<img height="1" width="1" style="display:none" src="https://www.facebook.com/tr?id=142903126066768&amp;ev=PageView&amp;noscript=1">

The Three Disconnects in Financial Services: An Interview with Craig McLaughlin of Extractable

Screen Shot 2017-06-13 at 4.00.53 PM.png

We met up with Craig McLaughlin, CEO at Extractable, to discuss what he calls the three disconnects in financial services. His words are relevant for anyone who feels like banks and credit unions could do a better job of reaching end users.

You can see the video and read the transcript below.



What are three major disconnects in financial services?

What we tend to see in Financial Services is that there are three things that are generally holding back a financial institution to performing well in the digital channels. The first one is not having a clear digital strategy. And it's not just having a documented strategy. Because a lot of people, anybody can go and create a powerpoint doc, right, with a series of initiatives listed out. But there's a lot more to it than that, I mean for any strategy to be successful you've gotta have alignment and consensus, and for people to want to implement it they've got to feel like they were part of that process and involved in shaping it.

The second disconnect is around user experience and digital design and working as an agency in San Francisco for the last 18 years we've been helping financial services clients as well as other organizations get the most out of the digital channel. And we're pretty passionate about beautiful great visual design. But what you learn is that the wonderful, beautiful visual design is a lot more than just a pretty face. There is depth to it, and it's the right kind of experience.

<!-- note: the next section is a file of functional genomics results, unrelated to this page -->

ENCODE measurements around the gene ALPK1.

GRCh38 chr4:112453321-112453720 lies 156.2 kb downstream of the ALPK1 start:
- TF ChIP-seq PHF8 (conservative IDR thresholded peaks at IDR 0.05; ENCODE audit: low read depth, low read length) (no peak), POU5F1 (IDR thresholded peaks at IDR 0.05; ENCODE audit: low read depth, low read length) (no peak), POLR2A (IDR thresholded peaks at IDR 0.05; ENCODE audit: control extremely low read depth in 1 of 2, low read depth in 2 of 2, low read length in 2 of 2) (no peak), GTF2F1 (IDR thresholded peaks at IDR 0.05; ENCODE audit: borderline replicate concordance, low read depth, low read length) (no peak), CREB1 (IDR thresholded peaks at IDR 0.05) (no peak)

Disconnect number three for us is that generally there is not enough work being put towards understanding the data analysis and the behavior of consumers inside those experiences. And it's not for lack of data, most of our clients are data rich and insight poor. It's just they're tracking the wrong things, they haven't done the work to really deeply understand what are the right metrics to be focusing on.

Those three disconnects kind of form the virtuous circle where we are setting the strategy, we are doing the UX and design, we're tracking and measuring and then we're feeding all the way back into resetting the strategy. So it never stops. And it won't ever stop.


Who is excelling in their digital strategy?

I think in a lot of ways the best examples are the pure digital banks. The ones where they are just laser focused, like the Orange savings account for so long was just our reason to be is we're going to generate deposit accounts that are going to hold this savings and we're going to pay a high rate of return on that and that's our plan. That's what we're going to do. There's alignment on that inside the organization. We work with a credit union in Canada that is starting their own bank and they're very clear in terms of this bank being a fully digital bank in terms of what the mission is for that initiative. I think the clarity on that is really a big deal and alignment so you've got all of your troops pointed in the same direction.